Gone phishing

Save yourself time, money and headaches by learning how to recognize and avoid malicious emails that want to fool you into giving up your personal information for exploitation by cyber thieves.

Take this example: on May 24, 2017, the following email was sent to the personal email address of a FVREB staff notifying them about a delivery from FedEx.

Dear ____

We attempted to deliver your item on May 23th, 2017, 09:30 AM. The delivery attempt failed because the address was business closed or nobody could sign for it. To pick up the package. Please, print the receipt that is attached to this email and visit Fedex location indicated in the invoice. If the package is not picked up within 48 hours, it will be returned to the sender.

Receipt Number: Tn. 54738375
Expected Delivery Date: May 23th, 2017-05-30
Class: International Package Service
Service(s): Delivery Confirmation
Status: Notification sent

Thank you

At first glance, it is reasonable to think a package has been sent and needs to be picked up, especially if the receiver is anticipating a delivery. But on second look, the red flags common to phishing emails become apparent.

In the screen image below, you can see the blue From: box reads “FEDEX INFORMATION.” But by hovering (not clicking!) the mouse pointer over the name, the real address is revealed as “info@hotelmilano.com.”  The email was not sent by FedEx, nor does it appear to be from the person written at the bottom of the email – R. Obrien, supposedly a FedEx manager.


The mismatch between the sender’s name and the actual email is all you need to know to determine this is a phishing email.

On further reading, you may notice other details that are not right. The second sentence reads, “…..the address was business closed….nobody could sign for it,” followed by an incomplete sentence – “То pick up thе package.” It is English but the grammar and usage are incorrect, which is very typical of a phishing email. (Note: Some phishing emails are well-written so there are no absolutes.)

This email has another feature common to phishing mail in that it contains a warning to induce the reader to act “…within 48 hours…” before the package is returned.

Another test of an email’s legitimacy is whether it makes it through your anti-malware software. In this particular case, the email was blocked from entering the Board’s email accounts.

Watch for these other giveaways such as emails that:

  • ask you to update, confirm or validate your account
  • make threats of account closures or other negative consequences if you don’t act
  • tout great bargains or special offers that sound too good to be true
  • come from a charitable organization requesting donations following a disaster or tragedy that’s made the headlines.

If  you receive a suspicious email from a financial institution or credit card company with an attachment, or with a hyperlink, you should definitely not click on it as it could lead to a fraudulent website.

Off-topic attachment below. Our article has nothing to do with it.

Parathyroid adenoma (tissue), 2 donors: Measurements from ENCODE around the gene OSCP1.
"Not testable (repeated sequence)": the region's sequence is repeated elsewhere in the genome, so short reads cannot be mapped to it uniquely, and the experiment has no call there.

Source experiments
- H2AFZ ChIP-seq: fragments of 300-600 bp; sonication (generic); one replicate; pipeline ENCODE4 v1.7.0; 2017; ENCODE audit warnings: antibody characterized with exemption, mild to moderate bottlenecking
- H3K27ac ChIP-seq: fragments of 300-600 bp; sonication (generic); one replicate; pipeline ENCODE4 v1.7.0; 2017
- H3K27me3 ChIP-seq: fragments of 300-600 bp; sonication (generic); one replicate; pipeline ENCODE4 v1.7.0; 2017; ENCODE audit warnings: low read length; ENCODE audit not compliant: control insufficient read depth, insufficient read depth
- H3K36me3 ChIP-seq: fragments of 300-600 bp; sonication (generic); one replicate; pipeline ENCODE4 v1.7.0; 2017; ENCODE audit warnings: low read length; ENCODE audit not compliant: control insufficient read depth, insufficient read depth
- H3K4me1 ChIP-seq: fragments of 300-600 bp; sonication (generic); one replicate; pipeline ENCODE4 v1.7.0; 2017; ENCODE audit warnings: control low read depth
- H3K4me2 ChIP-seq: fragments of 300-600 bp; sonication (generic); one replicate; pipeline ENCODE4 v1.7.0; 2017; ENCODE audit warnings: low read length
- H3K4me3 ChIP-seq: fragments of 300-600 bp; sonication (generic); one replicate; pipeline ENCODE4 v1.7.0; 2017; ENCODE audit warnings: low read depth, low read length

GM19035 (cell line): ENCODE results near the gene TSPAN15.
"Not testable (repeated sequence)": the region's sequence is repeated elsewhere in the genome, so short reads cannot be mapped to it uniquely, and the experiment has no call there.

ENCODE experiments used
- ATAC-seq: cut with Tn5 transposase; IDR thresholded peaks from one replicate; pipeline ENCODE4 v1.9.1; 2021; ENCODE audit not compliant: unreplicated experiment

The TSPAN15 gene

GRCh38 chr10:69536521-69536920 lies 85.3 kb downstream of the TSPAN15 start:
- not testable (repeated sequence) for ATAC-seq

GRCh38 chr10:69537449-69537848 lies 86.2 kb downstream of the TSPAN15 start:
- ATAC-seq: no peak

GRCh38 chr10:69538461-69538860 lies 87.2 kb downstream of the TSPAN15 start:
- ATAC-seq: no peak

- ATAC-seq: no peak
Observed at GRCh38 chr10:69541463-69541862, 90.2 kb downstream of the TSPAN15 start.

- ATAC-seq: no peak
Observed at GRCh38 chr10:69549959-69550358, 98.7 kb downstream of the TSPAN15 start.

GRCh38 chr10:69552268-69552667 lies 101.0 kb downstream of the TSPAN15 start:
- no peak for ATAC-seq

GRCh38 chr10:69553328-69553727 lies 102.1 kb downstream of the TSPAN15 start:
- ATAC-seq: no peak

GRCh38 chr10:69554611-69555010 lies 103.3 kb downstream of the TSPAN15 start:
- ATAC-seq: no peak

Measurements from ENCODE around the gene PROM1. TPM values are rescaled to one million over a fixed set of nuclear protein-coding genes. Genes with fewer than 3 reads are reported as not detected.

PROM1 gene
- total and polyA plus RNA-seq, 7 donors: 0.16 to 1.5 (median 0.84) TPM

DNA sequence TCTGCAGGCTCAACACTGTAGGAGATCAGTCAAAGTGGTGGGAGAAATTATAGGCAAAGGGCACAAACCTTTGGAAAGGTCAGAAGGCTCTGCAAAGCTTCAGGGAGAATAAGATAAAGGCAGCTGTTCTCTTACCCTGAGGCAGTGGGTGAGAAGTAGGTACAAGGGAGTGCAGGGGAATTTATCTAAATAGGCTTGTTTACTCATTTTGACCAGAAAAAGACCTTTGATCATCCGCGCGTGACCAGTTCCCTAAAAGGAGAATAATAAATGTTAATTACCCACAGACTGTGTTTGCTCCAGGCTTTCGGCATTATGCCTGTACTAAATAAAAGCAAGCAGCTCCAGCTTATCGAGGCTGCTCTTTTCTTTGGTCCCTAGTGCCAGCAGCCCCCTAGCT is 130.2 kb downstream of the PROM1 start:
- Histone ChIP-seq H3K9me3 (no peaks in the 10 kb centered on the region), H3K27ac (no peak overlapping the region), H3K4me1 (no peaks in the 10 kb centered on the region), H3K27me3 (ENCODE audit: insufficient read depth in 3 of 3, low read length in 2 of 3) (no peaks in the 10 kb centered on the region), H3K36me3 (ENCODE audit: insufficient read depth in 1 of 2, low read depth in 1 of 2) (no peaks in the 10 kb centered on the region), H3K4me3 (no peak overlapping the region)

What to do if your personal information may have been compromised:

If you realize you’ve made a mistake of submitting information through an email such as account numbers or passwords, call your bank and or credit card company using telephone numbers from a directory or a bill (not from the email!) and notify them. They will place your account on hold until the matter is cleared.

If a criminal has hacked into your email and used your identity and email address to send a phishing scam to another person, you should contact everyone with whom you are dealing with in a large transaction, and alert them of a potential fraud.

The most effective prevention is to secure your email and other digital accounts with secure passwords.

Here are some password tips:

  1. Always keep your password secret.
  2. Create passwords that are nearly impossible for someone to guess, or for a hacker’s software to decode, but which you can remember without writing down.
  3. Avoid passwords that comprise a stew of various numbers, letters and symbols which are difficult for most of us to remember. Instead, choose a theme or a subject that you can update and also recall.
  4. Do not use usernames or passwords that are easy to guess such as “password” or “admin”.
  5. Set up what is called “two-factor authentication” (2FA) or “two-step verification” so that in addition to a username and password you have a second level of security such as a PIN number, code, another password, even a fingerprint which is unique to you. Then if anyone else tries to sign in to your account from another computer, they won’t be permitted to do so without your code.

2FA is available in Google mail, Facebook and apps such as Outlook. However you must set it up yourself by logging on to your webmail account and looking for the preferences or security section of the site. There will be some technical requirements you need to check.  The alternative is to purchase a security key from a tech retailer which plugs into the USB port of your computer and prevents other users from logging on.